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PostPosted: Wed Jan 07, 2004 3:33 am    Post subject: Reply with quote

fumtu99: Rather than editing a Makefile, it would be more convenient to re-run the program's configure script to generate a new makefile. Most configure scripts will use environment variables (CC=icc CXX=icpc) to set the appropriate settings in the makefile for the compiler you want.
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PostPosted: Wed Jan 07, 2004 3:41 am    Post subject: Reply with quote

im assuming this is the intel version of the c compiler ?

but why would you want to use its what wrong with gcc ?

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PostPosted: Wed Jan 07, 2004 4:36 am    Post subject: using icc Reply with quote

when i downloaded the latest snapshot ftp://mirror.iawnet.sandia.gov/pub/gentoo/snapshots/ it did not have the ebuild for icc 8 ...

how can I force gentoo to use icc 8?
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stonent
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PostPosted: Wed Jan 07, 2004 5:17 am    Post subject: Reply with quote

Code:
Aurora bash # export LD=xild
Aurora bash # export AR=xiar
Aurora bash # export CC=icc
Aurora bash # export CXX=icc
Aurora bash # emerge -U bash-2.05b-r9.ebuild
>>> --upgradeonly implies --update... adding --update to options.
Calculating dependencies ...done!
>>> emerge (1 of 1) app-shells/bash-2.05b-r9 to /
>>> md5 src_uri ;-) bash-2.05b.tar.gz
>>> md5 src_uri ;-) bash-2.05b-gentoo.diff.bz2
>>> md5 src_uri ;-) bash205b-002
>>> md5 src_uri ;-) bash205b-003
>>> md5 src_uri ;-) bash205b-004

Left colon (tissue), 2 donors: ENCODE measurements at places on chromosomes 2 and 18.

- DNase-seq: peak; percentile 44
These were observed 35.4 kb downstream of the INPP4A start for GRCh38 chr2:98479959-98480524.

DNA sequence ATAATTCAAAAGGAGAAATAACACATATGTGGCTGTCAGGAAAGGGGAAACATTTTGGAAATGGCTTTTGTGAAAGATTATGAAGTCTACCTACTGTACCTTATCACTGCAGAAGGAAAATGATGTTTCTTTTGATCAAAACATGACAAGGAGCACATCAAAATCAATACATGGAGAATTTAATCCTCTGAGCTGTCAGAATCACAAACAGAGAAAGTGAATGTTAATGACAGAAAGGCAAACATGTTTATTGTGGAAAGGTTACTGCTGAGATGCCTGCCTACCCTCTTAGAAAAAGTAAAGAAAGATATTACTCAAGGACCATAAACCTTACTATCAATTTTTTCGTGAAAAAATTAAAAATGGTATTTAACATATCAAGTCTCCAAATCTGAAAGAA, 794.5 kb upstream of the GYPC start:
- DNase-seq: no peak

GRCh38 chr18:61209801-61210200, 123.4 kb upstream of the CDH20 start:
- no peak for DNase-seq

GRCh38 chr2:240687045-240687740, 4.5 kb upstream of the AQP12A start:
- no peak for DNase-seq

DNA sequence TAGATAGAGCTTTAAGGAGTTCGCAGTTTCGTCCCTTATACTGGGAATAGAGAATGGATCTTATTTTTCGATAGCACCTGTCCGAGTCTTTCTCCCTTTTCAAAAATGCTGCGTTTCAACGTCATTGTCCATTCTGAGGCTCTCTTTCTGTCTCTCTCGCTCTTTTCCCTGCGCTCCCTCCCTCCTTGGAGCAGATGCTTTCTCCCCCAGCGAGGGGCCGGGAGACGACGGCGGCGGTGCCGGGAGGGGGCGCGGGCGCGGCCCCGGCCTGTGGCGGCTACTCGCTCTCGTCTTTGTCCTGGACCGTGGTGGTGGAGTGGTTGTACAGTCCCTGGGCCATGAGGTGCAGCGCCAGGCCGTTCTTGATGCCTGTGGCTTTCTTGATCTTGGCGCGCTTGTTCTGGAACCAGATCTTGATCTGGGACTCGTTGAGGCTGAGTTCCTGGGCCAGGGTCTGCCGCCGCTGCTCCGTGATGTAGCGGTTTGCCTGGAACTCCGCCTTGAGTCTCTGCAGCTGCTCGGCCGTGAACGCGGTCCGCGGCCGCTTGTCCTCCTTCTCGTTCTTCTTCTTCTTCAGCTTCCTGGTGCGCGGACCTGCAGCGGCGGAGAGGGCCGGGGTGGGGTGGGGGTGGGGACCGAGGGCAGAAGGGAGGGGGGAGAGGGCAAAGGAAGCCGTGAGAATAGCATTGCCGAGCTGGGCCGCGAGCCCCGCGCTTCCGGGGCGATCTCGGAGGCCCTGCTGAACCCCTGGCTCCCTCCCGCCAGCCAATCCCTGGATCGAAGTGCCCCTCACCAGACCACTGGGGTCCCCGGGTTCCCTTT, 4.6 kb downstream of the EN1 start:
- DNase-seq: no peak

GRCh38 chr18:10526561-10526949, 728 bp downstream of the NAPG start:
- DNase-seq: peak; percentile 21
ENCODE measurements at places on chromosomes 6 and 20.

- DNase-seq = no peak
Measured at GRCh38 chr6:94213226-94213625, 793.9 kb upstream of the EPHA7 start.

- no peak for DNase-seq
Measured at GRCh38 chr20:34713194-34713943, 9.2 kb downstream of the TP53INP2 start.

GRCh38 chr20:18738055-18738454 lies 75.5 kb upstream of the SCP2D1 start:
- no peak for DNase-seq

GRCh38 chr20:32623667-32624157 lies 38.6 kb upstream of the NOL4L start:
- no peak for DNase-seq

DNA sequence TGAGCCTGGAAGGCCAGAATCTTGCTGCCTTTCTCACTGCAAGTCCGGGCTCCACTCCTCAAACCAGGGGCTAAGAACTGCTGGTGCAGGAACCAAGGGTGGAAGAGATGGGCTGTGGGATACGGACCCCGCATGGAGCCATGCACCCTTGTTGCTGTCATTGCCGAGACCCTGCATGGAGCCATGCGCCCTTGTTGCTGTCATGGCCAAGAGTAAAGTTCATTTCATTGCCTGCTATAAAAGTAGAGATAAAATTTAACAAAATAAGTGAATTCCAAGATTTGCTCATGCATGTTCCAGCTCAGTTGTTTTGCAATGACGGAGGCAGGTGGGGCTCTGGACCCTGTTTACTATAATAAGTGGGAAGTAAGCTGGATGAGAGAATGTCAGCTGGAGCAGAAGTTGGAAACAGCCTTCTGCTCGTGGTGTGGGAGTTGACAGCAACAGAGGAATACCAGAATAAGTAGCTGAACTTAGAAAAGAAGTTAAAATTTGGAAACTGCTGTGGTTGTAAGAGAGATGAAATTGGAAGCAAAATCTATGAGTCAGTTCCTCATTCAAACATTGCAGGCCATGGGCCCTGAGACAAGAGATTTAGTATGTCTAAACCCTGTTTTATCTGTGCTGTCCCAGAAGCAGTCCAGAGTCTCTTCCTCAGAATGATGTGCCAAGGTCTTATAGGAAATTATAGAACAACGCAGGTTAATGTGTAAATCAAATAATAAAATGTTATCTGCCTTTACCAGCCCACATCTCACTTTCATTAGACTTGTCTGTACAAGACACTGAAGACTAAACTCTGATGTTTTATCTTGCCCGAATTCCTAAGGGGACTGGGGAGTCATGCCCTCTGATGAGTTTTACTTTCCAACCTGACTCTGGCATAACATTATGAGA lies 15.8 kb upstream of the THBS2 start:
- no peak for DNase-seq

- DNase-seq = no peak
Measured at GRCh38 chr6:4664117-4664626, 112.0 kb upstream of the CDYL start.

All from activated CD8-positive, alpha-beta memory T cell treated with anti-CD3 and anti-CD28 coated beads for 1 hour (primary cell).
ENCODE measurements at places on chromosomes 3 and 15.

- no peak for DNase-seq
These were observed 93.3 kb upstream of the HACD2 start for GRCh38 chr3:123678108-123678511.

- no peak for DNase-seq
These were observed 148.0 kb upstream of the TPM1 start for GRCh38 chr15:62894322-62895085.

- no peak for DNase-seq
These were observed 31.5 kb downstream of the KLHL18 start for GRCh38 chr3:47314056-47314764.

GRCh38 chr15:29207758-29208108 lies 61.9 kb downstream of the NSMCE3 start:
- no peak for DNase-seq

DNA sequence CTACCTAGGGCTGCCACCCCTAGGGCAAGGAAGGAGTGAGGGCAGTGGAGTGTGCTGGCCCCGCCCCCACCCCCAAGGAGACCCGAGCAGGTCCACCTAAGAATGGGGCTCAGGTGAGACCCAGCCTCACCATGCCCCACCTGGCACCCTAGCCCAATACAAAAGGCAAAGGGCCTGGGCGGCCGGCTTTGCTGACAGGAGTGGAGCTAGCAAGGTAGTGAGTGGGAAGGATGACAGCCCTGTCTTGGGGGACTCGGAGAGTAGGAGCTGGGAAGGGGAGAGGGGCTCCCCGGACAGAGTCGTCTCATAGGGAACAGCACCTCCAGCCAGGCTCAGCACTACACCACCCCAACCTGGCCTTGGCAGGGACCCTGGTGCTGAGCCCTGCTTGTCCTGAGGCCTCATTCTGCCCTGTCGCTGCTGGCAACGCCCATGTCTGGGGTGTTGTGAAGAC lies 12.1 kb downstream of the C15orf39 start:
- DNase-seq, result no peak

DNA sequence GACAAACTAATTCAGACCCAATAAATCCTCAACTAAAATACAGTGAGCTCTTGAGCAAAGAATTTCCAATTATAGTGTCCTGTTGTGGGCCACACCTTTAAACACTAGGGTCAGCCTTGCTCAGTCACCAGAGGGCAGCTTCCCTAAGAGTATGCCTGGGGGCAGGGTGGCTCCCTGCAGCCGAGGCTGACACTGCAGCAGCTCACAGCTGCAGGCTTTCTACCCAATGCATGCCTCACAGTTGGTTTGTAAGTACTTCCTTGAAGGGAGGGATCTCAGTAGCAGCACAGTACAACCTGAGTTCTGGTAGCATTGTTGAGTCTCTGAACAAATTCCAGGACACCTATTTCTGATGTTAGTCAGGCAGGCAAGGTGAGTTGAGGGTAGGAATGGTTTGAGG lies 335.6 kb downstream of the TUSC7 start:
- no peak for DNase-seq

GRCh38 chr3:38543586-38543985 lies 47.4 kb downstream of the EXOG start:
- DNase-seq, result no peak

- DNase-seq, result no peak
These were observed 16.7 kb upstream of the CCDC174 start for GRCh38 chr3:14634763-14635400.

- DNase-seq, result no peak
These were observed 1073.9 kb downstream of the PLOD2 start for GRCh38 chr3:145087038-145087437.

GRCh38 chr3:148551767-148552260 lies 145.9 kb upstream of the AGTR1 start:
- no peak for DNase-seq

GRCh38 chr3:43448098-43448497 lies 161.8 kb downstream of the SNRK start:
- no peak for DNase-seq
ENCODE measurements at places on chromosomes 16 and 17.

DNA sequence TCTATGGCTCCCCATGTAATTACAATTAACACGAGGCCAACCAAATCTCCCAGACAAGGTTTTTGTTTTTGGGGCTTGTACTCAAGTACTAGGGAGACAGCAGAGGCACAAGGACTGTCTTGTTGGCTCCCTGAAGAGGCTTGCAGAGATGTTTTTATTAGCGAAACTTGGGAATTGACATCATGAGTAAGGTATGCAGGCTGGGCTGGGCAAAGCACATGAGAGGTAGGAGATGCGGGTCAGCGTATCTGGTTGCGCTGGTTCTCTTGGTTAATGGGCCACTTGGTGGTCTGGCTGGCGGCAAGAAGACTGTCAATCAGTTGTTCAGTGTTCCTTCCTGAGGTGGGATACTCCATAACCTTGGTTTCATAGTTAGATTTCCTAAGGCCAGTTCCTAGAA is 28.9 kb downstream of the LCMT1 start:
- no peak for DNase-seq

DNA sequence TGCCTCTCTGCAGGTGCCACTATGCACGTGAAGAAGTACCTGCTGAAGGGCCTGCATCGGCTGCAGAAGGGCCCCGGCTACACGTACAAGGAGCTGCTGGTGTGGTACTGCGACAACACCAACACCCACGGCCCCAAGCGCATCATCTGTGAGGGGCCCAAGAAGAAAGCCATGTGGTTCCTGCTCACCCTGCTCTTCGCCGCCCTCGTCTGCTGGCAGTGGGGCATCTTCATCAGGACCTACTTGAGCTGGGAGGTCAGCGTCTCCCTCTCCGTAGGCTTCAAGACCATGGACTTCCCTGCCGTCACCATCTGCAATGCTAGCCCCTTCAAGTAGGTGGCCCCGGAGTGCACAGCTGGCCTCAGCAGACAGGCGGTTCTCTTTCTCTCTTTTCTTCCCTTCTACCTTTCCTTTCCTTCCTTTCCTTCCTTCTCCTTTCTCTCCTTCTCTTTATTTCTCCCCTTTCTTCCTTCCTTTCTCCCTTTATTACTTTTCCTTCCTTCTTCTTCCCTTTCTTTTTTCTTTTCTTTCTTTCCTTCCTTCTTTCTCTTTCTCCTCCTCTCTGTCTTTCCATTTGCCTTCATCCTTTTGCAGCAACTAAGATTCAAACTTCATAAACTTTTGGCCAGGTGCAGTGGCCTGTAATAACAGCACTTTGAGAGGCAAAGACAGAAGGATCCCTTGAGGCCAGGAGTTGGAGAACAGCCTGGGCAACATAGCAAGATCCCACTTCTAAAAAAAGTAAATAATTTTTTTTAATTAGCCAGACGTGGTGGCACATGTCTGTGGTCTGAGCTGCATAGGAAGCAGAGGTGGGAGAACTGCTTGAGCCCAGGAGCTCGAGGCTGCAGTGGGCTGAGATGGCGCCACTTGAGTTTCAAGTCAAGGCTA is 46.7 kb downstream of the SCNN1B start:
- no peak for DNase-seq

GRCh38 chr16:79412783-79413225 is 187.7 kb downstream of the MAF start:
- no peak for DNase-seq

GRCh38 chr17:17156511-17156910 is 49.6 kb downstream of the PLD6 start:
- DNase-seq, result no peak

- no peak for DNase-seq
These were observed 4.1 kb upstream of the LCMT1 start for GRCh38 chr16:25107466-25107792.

>>> md5 src_uri ;-) bash205b-005
>>> md5 src_uri ;-) bash205b-006
>>> md5 src_uri ;-) bash205b-007
>>> Unpacking source...
>>> Unpacking bash-2.05b.tar.gz to /var/tmp/portage/bash-2.05b-r9/work
 * Applying bash-2.05b-gentoo.diff.bz2...                                 [ ok ]
 * Applying bash205b-002...                                               [ ok ]
 * Applying bash205b-003...                                               [ ok ]
 * Applying bash205b-004...                                               [ ok ]
 * Applying bash205b-005...                                               [ ok ]
 * Applying bash205b-006...                                               [ ok ]
 * Applying bash205b-007...                                               [ ok ]
 * Applying bash-2.05b-multibyte-locale.patch...                          [ ok ]
 * Applying bash-2.05b-empty-herestring.patch...                          [ ok ]
 * Applying bash-2.05b-rbash.patch...                                     [ ok ]
>>> Source unpacked.
configure: WARNING: If you wanted to set the --build type, don't use --host.